Re:Nuclear dangers... (4, Informative)

nojayuk (567177) | about 9 months ago | (#46098687)

That mercury WAS buried underground well away from the biosphere. Now it's been dug up, burned, vapourised and spread over cropland and towns and cities downwind, deposited into rivers and lakes supplying drinking water to the population before it eventually makes its way into the sea where it bioaccumulates in fish to the point where authorities recommend people don't eat too much of it because of the toxic mercury content.

You might want to look up "sequestration" sometime.

Re:Nuclear dangers... (1)

tlhIngan (30335) | about 9 months ago | (#46100475)

The pollution from coal waste is permanent, it never decays unlike nuclear waste. US coal-fired power generators pump 50 tonnes of mercury into the environment every year, it never goes away or decays, it ends up in water and the soil, in the sea and seafood. Nobody cares, any attempt to reduce these sorts of emissions is a "War on Coal".

The irony being those who complain about mercury in CFLs (metallic form) yet don't realize an incandescent that's coal-powered will release far more mercury (in far more dangerous bio-available form) in its lifetime than what's in a CFL bulb.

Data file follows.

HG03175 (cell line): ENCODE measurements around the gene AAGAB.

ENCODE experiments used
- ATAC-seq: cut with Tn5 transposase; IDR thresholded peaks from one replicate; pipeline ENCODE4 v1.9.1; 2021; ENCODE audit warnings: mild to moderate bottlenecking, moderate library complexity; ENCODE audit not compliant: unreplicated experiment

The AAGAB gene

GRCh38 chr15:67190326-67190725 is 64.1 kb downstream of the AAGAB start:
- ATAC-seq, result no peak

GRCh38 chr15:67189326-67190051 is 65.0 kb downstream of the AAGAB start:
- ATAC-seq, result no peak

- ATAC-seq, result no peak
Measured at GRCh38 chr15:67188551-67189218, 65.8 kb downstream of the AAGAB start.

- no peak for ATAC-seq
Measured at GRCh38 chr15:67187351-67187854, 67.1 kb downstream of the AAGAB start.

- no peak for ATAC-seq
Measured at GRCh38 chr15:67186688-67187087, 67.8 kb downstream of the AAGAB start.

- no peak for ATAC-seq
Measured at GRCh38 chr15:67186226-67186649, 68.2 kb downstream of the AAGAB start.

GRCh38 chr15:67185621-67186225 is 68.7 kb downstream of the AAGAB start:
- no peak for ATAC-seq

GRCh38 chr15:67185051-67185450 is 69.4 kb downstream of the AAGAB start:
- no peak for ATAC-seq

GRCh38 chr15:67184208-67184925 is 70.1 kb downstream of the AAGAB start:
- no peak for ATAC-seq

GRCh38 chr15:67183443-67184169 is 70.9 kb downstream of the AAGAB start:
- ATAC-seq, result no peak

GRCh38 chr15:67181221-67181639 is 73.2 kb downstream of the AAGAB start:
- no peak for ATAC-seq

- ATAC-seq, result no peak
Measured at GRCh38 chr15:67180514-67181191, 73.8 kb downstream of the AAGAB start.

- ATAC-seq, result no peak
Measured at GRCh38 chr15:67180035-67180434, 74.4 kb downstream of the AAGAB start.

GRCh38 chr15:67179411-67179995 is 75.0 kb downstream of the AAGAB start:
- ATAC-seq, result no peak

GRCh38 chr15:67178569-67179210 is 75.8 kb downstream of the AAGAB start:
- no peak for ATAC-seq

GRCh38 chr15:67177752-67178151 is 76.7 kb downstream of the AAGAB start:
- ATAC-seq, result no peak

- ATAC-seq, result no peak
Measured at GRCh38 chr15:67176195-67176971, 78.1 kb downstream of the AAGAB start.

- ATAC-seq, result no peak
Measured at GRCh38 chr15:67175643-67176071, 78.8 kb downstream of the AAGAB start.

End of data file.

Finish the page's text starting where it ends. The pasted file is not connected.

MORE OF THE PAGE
And metallic mercury is actually quite safe to handle - it's not easily bio-available so it's much more difficult to get mercury poisoning that way. The form in coal is bio-available and the body rapidly absorbs it into the tissues that way.

Re:Nuclear dangers... (1)

Khashishi (775369) | about 9 months ago | (#46101041)

It's not permanent. Eventually it will be reintroduced into the ground via long term ecological and geological processes. We're talking millions of years, but then again we are comparing it to nuclear wastes.

Re:Nuclear dangers... (1)

jez9999 (618189) | about 9 months ago | (#46098625)

Both nuclear and coal are crappy options.

Bullshit.

List the non-leathal health issues of storing safely a small amount of nuclear waste of a half-life of a few hundred years that you get from an integral fast reactor.